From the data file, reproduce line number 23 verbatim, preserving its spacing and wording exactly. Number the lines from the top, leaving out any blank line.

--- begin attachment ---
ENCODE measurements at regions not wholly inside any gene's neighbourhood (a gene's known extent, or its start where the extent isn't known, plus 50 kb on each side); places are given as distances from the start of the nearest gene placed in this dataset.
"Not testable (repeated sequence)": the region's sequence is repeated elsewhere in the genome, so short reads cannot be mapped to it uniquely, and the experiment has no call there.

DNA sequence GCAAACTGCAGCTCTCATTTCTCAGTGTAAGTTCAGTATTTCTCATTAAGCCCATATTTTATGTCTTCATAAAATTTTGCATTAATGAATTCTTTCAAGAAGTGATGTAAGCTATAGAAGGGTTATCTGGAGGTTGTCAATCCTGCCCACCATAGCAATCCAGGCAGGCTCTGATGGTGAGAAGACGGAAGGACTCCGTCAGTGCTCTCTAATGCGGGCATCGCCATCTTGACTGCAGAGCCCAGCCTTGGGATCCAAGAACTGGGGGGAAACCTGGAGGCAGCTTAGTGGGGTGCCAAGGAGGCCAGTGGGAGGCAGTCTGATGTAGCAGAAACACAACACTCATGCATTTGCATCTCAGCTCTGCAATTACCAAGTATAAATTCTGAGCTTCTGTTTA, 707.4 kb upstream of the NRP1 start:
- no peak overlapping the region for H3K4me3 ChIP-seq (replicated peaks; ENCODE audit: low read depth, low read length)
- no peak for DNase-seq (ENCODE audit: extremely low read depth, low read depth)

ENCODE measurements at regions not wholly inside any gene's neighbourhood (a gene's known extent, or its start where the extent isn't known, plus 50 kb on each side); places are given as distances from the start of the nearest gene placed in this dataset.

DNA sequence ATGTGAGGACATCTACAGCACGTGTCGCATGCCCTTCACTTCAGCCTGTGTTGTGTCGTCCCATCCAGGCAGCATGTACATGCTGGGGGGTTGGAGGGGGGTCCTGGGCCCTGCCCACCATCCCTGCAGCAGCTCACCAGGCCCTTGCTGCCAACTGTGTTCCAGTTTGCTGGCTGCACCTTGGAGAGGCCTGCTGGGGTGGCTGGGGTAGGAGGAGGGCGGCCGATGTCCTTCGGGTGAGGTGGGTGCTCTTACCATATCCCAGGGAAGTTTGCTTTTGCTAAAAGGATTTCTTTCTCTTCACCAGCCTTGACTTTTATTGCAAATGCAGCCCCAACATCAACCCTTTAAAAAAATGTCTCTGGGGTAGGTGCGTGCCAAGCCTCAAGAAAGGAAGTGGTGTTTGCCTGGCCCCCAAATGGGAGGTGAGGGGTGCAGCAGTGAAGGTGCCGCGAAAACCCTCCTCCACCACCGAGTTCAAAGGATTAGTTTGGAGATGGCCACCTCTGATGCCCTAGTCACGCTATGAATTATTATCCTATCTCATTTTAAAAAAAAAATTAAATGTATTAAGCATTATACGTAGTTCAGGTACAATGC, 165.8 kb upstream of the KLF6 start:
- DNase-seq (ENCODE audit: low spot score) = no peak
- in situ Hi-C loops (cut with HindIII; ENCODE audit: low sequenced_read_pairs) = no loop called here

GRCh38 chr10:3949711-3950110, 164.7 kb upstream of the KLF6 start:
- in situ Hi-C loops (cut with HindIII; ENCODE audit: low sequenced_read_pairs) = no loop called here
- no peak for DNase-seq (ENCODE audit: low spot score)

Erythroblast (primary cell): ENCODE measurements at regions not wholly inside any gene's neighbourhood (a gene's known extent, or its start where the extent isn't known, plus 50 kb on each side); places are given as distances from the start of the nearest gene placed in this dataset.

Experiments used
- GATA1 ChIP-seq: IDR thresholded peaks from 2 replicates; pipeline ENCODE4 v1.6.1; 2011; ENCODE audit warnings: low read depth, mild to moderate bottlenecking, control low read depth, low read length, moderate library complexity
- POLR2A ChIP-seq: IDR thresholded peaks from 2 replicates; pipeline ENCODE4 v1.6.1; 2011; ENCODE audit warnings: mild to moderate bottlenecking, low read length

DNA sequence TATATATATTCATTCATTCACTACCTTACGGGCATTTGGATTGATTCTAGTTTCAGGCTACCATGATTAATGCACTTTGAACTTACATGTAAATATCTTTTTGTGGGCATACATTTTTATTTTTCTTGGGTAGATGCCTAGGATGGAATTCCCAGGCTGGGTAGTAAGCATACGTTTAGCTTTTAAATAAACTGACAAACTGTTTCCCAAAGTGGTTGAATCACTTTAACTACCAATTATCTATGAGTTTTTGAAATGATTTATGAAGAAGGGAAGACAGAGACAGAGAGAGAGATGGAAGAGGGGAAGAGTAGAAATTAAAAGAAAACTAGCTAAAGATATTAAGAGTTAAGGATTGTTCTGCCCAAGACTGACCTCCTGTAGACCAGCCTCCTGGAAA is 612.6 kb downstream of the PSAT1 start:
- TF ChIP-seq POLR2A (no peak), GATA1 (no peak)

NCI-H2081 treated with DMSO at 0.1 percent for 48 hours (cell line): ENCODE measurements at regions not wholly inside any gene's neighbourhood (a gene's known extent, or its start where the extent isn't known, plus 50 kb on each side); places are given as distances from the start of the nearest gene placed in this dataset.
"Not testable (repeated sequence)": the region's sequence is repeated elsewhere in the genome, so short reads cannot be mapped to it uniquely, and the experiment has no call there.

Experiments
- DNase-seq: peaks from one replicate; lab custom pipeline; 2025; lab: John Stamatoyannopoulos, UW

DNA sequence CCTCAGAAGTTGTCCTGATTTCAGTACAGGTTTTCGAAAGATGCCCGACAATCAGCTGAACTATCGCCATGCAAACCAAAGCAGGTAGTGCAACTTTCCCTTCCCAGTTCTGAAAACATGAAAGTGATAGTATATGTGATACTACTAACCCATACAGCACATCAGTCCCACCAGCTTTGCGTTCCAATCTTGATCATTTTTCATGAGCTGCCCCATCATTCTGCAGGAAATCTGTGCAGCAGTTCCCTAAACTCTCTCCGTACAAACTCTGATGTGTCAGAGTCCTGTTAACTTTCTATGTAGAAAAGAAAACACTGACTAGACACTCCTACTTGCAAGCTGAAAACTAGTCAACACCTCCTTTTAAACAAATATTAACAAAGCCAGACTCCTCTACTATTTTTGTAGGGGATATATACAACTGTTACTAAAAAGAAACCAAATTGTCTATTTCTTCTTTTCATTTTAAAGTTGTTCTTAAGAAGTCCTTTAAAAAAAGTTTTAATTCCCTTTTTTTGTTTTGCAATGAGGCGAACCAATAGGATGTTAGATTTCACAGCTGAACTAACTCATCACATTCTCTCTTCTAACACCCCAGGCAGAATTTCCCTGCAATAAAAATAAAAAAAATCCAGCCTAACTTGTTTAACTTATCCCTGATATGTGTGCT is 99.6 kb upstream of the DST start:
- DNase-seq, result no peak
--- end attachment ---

DNA sequence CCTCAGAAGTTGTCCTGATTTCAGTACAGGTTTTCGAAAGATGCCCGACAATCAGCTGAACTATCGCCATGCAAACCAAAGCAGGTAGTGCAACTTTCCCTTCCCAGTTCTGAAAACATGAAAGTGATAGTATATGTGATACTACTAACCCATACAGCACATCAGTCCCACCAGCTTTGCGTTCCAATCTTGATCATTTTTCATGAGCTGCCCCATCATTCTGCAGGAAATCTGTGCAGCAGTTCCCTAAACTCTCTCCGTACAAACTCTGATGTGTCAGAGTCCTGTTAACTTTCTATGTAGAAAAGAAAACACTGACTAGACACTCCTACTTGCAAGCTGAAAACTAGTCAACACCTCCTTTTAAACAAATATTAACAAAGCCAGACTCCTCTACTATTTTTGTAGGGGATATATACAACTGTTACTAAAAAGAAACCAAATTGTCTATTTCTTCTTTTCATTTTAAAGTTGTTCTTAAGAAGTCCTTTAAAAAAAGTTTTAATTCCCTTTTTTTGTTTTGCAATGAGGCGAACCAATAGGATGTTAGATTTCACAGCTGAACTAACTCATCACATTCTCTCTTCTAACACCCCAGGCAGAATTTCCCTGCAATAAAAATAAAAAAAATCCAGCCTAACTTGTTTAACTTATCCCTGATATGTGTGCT is 99.6 kb upstream of the DST start: